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- Only the Flame Remains: A Collection of Poems
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December Deep Clean
It’s almost December and we’re once again getting that deep-clean feeling. The Museum will be closing its doors for 2017 from December 4, when we’ll be sprucing the place up for a reopening on New Year’s Day. Read on to find out more about exactly what we get up in this month of closing.
Every December the Museum shuts down for a period of deep and conservation cleaning. This is a project that is months in the planning, as we ascertain what most urgently needs to be repaired, conservation cleaned and decorated. In addition to the 350 year old mansion house, we have three off-site Collections stores containing over 50,000 objects. Making for a lot of important stuff that requires our love and attention.
This year we are not redecorating a single room as we often do, but instead are focussing on the internal doors and external window frames. This may sound like a relatively simple job, but there’s really no such thing when it comes to a listed building. The internal doors in particular require an enormous amount of skill. Our amazing technician will be repairing as she paints and the work is so time consuming we know that only a few of the most needy doors will be worked on this year.
In addition to this, each room will be subject to an intense deep cleaning process. This is an incredibly important task and with 55,000 visitors coming through the doors each year, there is a huge amount of work to be done (if you’re in any doubt of this, have a quick internet search of death watch beetles, carpet beetles and webbing clothes moth larvae – these are just some of the pesky chaps we are in battle with). This deep cleaning not only involves cleaning and caring for every part of the room, but also the conservation cleaning of the objects on open display. To give you a bit of an insight into this process, here is a rather dry list of the basic schedule for each room:
- The light fittings (remove cases, dust and dispose of the dead things that gather here).
- The spotlights and their tracking rail (dusted).
- The cornicing and picture rails (dusted).
- The shutters, inside and out (wiped with a damp cloth).
- The windows (wiped with a damp cloth, dusted, vacuumed).
- The window shields (removed, wiped with damp cloth).
- The tops of the shows cases (dusted, tops removed and light fittings cleaned and vacuumed).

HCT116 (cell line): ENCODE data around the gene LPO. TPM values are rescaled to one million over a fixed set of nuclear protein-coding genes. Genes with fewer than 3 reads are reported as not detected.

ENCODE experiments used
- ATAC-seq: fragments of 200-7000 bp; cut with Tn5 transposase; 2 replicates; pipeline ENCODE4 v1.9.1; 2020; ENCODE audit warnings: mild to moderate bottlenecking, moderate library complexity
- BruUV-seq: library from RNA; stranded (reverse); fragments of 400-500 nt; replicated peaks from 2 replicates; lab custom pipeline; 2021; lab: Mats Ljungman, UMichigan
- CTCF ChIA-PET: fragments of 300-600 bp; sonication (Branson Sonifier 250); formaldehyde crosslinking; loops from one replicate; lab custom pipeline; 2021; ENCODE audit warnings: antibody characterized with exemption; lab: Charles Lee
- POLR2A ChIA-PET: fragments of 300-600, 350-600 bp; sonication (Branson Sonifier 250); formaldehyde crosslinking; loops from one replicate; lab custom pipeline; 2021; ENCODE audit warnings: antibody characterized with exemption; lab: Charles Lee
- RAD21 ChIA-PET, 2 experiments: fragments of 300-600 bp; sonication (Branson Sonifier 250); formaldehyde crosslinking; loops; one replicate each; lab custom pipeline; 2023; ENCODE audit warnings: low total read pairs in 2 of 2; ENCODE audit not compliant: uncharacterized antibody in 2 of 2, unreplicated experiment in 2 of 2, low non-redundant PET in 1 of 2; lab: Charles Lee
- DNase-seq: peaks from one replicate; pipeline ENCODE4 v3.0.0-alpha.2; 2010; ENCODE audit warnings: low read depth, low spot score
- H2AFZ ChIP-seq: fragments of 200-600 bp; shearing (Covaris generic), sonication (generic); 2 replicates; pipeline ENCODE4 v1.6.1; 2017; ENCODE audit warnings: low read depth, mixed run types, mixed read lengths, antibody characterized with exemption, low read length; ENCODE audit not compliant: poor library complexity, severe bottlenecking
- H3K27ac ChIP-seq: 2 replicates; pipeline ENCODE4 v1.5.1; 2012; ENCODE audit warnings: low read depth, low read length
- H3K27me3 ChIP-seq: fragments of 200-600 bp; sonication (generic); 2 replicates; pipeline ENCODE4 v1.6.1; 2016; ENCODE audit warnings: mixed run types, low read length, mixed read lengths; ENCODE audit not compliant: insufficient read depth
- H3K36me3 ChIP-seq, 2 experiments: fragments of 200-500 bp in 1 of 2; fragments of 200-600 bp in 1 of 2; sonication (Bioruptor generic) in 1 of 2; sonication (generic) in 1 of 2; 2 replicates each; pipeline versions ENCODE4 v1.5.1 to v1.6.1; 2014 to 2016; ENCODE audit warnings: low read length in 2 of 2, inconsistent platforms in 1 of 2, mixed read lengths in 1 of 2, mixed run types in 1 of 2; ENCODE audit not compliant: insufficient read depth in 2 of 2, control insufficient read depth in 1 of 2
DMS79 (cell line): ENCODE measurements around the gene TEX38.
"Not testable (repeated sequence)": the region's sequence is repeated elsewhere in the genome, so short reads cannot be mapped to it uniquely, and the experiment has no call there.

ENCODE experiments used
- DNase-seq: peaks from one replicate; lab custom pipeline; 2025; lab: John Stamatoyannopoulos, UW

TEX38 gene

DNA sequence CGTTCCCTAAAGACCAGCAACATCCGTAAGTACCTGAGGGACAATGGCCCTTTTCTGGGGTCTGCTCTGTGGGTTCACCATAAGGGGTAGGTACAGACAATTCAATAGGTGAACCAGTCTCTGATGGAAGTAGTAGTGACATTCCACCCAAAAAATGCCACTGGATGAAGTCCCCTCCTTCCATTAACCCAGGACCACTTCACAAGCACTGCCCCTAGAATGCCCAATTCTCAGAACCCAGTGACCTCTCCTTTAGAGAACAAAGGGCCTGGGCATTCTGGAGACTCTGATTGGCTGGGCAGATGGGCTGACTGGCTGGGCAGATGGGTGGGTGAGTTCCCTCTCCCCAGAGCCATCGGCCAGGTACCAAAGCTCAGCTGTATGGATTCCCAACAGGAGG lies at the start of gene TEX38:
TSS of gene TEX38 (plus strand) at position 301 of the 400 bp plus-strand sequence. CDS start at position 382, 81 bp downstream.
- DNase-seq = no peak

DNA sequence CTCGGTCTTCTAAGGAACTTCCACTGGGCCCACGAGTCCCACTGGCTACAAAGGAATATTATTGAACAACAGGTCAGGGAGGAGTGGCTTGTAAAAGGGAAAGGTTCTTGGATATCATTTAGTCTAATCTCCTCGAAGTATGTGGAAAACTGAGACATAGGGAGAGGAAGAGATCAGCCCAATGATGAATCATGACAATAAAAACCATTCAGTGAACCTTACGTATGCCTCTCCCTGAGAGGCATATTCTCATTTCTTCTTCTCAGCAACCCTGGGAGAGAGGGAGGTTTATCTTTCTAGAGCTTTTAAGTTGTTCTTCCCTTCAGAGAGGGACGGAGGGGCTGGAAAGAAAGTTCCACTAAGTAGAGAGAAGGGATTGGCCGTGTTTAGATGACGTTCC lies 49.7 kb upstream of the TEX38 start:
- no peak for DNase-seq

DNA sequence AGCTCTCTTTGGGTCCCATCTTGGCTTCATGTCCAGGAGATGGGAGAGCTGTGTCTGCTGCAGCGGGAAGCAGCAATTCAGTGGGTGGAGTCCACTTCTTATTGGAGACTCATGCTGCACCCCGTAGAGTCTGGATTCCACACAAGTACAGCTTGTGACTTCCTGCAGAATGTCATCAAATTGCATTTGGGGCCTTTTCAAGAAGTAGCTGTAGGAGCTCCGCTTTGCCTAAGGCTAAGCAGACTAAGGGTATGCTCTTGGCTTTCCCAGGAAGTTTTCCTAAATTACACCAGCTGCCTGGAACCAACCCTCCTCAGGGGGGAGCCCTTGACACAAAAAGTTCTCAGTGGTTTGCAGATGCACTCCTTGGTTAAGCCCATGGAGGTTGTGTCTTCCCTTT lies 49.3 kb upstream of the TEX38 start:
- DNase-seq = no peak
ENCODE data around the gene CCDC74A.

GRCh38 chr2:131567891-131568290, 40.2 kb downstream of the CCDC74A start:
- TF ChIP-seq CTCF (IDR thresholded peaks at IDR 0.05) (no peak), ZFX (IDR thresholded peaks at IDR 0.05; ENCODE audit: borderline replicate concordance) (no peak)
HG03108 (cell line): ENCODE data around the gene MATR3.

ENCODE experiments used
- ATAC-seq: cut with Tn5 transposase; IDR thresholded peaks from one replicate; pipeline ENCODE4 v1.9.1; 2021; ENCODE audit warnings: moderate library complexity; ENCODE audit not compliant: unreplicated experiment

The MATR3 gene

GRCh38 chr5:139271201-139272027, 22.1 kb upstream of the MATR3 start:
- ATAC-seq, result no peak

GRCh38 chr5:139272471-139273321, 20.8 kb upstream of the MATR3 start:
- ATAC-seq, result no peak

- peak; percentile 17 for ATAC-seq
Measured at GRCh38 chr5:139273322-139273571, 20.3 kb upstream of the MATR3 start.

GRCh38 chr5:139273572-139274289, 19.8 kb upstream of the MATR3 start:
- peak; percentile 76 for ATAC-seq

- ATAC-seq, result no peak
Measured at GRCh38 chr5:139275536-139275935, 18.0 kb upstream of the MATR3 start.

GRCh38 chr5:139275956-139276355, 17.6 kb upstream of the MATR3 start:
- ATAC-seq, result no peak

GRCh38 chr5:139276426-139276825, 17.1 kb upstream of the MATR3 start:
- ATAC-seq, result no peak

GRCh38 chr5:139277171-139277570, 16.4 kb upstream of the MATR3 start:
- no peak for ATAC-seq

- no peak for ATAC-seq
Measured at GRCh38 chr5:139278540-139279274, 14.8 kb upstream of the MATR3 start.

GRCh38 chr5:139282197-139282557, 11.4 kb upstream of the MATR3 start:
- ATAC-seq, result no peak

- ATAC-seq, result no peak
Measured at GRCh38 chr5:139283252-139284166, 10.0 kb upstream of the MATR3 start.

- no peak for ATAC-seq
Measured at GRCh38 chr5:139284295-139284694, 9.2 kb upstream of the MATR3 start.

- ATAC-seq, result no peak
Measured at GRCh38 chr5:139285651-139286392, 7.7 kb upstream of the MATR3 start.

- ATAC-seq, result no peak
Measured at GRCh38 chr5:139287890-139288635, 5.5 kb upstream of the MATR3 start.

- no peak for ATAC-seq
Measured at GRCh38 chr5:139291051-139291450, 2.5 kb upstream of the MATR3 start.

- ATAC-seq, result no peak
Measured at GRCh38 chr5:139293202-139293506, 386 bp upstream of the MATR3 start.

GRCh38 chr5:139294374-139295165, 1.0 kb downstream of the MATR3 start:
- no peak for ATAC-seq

- The glass of the show cases (given a good old polish).
- The doors (dusted and cleaned with a damp cloth).
- The radiators (dusted and cleaned with a damp cloth).
- The walls (marks carefully removed with a damp cloth).
- The skirting and bottom of display cases (dusted, marks removed with a damp cloth).
- The carpets (if not scheduled for professional cleaning, spot cleaning with an old fashion scrubbing brush and then carefully vacuumed).
- Open display interactives (dusted and wiped clean).
- Open display objects (conservation cleaned).
Each room is different and this list does not encompass a whole heap of what is done. One room will take one person on average 6 to 8 hours to complete; however, this varies depending on the size of the room and how many objects we have on open display. Some rooms take a lot longer.
December is an incredibly busy time for the Museum and by the end of it we’re all grubby, grumpy and exhausted. But you know what? This work helps to protect our Collection, making sure that our visitors will be able to enjoy it for years to come. And that is so worth it.
Cathedral of Cloth: Celebrating 600 years of Ebley Mill
Thanks to a major grant from the Heritage Lottery Fund, visitors will be able to step back in time to the sights and sounds of Ebley Mill for a dramatic new exhibition at The Museum in the Park in February 2018.
Walled Garden Highly Commended
We are delighted to announce that Austin Design Works have received an award from the Landscape Institute for the Walled Garden project, here at the Museum in the Park.
Museum work showcased
Some of the Museum's work has recently featured in two national reports.
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